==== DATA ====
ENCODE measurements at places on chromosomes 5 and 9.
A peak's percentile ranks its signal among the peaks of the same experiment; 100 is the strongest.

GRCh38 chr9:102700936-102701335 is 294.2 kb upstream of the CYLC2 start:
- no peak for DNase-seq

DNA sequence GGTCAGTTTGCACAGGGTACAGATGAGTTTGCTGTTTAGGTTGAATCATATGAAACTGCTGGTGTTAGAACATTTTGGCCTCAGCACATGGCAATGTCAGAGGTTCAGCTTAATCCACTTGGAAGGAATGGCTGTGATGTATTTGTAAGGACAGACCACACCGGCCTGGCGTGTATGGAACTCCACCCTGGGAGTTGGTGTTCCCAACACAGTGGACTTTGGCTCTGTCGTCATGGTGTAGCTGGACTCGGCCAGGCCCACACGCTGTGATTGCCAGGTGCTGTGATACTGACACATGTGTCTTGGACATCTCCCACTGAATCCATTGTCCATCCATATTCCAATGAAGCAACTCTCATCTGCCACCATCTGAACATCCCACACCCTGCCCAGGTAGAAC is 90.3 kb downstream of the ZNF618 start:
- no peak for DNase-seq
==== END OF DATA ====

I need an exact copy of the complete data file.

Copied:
ENCODE measurements at places on chromosomes 5 and 9.
A peak's percentile ranks its signal among the peaks of the same experiment; 100 is the strongest.

GRCh38 chr9:102700936-102701335 is 294.2 kb upstream of the CYLC2 start:
- no peak for DNase-seq

DNA sequence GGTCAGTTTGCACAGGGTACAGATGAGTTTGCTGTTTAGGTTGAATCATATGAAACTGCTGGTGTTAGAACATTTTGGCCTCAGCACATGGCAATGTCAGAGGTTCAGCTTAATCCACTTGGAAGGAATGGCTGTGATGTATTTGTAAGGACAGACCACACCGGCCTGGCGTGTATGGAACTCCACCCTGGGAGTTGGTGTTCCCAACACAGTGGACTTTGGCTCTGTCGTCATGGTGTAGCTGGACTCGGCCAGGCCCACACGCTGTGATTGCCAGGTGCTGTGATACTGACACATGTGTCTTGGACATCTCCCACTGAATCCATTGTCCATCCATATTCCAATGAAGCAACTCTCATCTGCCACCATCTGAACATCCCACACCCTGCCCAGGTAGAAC is 90.3 kb downstream of the ZNF618 start:
- no peak for DNase-seq